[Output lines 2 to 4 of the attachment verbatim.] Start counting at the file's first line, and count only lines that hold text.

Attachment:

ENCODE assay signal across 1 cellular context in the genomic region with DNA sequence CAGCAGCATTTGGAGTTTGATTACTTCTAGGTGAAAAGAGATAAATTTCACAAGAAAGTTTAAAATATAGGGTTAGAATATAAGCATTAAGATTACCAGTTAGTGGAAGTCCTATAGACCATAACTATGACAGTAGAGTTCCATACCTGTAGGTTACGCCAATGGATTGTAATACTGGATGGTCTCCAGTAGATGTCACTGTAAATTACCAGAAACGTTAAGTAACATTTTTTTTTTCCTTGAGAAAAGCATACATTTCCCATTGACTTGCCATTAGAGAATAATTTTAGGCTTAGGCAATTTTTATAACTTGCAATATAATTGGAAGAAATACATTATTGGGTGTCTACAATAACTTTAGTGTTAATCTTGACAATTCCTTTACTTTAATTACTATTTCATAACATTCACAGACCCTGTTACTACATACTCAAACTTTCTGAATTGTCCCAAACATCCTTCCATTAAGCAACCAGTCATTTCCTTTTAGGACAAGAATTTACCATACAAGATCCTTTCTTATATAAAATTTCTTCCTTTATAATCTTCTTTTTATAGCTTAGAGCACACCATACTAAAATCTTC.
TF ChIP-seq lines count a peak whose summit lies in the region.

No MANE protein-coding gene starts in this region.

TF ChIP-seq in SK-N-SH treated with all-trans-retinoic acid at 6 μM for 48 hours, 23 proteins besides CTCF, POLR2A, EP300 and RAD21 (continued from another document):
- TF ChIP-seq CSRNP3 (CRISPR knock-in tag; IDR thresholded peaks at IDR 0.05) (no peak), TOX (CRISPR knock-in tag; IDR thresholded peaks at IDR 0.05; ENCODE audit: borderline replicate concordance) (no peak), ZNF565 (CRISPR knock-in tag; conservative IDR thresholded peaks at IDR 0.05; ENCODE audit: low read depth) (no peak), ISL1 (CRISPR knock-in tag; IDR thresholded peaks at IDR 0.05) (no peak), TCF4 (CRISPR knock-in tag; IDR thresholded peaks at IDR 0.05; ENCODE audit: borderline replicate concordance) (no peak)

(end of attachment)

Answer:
TF ChIP-seq lines count a peak whose summit lies in the region.

No MANE protein-coding gene starts in this region.

TF ChIP-seq in SK-N-SH treated with all-trans-retinoic acid at 6 μM for 48 hours, 23 proteins besides CTCF, POLR2A, EP300 and RAD21 (continued from another document):